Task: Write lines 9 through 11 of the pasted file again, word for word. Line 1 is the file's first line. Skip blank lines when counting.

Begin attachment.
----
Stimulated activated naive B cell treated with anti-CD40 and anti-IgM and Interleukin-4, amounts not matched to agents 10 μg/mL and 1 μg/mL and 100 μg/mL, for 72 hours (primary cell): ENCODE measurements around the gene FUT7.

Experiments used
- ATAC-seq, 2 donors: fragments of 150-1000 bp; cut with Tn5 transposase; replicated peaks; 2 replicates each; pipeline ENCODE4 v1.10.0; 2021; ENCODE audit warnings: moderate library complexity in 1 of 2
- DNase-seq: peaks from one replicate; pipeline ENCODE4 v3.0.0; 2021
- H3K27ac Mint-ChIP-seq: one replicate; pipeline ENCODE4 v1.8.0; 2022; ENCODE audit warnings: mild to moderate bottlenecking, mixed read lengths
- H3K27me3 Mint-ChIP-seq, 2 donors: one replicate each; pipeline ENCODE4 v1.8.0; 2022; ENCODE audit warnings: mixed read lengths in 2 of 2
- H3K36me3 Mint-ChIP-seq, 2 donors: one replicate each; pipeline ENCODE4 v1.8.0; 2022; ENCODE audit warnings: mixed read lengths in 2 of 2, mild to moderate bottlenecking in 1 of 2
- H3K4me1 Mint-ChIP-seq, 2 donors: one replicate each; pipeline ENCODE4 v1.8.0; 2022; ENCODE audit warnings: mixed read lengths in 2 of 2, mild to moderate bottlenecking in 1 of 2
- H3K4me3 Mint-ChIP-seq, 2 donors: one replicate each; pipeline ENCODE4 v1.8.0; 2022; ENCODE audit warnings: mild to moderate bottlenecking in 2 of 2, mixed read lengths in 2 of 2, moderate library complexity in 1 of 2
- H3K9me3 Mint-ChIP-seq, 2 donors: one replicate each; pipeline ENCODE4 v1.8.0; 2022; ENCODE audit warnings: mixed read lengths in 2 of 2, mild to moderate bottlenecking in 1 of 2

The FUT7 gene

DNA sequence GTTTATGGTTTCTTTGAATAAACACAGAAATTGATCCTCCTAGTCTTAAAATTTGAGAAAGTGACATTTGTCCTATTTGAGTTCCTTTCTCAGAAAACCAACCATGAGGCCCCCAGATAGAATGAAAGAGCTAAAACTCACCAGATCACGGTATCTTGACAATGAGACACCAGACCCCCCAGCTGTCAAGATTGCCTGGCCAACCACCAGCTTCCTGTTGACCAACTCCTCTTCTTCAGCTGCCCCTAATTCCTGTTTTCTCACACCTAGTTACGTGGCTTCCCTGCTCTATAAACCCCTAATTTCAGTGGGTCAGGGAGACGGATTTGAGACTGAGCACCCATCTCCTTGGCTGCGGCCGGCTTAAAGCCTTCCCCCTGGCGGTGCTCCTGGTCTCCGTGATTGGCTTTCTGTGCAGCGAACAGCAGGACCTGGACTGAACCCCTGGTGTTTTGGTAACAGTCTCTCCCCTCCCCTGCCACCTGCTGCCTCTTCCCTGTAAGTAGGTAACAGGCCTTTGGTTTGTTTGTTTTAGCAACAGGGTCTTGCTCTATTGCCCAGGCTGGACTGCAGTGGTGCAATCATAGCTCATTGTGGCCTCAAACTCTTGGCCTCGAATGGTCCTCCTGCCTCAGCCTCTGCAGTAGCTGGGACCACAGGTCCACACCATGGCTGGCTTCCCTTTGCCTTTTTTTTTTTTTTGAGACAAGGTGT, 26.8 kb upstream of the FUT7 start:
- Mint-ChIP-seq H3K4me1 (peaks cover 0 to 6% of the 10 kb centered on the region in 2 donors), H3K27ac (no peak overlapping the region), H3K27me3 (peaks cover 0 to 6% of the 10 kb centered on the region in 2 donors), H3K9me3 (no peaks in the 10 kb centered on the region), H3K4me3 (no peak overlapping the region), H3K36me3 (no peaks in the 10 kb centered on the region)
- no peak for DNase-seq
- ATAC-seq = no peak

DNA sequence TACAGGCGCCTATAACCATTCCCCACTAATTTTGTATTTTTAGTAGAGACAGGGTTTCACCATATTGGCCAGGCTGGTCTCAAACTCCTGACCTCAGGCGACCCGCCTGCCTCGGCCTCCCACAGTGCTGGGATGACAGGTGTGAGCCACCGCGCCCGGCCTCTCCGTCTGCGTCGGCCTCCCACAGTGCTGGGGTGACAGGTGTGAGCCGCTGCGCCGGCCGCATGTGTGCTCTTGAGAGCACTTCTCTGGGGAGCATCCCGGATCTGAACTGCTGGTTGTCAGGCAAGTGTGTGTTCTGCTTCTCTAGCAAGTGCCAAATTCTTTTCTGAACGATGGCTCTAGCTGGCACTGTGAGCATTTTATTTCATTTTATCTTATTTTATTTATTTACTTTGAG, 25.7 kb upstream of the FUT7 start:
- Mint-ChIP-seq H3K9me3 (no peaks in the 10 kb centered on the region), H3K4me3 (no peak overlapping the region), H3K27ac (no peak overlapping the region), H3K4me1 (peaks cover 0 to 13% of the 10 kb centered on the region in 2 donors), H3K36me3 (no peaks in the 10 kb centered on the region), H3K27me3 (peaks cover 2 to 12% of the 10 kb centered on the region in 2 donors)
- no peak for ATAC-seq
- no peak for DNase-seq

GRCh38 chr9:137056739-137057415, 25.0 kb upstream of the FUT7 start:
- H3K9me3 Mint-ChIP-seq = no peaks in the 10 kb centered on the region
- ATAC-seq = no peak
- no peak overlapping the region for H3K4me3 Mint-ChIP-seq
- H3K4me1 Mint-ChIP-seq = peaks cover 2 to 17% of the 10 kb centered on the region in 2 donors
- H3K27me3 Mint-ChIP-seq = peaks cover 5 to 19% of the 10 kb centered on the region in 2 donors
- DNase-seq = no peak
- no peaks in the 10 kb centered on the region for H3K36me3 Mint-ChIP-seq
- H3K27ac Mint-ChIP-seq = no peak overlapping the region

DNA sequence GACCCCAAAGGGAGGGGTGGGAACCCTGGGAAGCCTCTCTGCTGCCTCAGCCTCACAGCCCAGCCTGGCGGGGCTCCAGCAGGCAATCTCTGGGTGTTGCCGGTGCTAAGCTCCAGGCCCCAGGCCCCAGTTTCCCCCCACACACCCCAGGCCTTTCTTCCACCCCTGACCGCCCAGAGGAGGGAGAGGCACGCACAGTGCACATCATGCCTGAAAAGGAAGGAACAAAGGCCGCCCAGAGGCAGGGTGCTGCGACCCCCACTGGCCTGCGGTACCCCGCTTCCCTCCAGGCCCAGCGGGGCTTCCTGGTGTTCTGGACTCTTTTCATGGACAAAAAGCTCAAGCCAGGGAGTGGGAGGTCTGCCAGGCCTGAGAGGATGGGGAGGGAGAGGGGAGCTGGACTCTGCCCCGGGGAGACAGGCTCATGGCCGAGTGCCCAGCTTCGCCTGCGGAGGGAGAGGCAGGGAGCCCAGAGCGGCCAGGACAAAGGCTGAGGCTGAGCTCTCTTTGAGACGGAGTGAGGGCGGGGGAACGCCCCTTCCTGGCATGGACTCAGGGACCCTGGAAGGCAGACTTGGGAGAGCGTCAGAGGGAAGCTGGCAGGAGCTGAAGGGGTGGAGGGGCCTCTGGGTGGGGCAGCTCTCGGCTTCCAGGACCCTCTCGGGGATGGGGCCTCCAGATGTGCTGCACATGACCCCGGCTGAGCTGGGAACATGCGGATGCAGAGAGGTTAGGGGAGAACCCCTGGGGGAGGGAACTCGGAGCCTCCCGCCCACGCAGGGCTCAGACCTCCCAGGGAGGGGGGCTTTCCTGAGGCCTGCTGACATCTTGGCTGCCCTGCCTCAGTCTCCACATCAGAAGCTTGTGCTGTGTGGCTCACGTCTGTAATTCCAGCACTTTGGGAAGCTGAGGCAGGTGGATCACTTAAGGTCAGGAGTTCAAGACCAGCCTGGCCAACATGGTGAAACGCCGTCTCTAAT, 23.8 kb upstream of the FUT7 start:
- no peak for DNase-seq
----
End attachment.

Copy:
- H3K4me3 Mint-ChIP-seq, 2 donors: one replicate each; pipeline ENCODE4 v1.8.0; 2022; ENCODE audit warnings: mild to moderate bottlenecking in 2 of 2, mixed read lengths in 2 of 2, moderate library complexity in 1 of 2
- H3K9me3 Mint-ChIP-seq, 2 donors: one replicate each; pipeline ENCODE4 v1.8.0; 2022; ENCODE audit warnings: mixed read lengths in 2 of 2, mild to moderate bottlenecking in 1 of 2

The FUT7 gene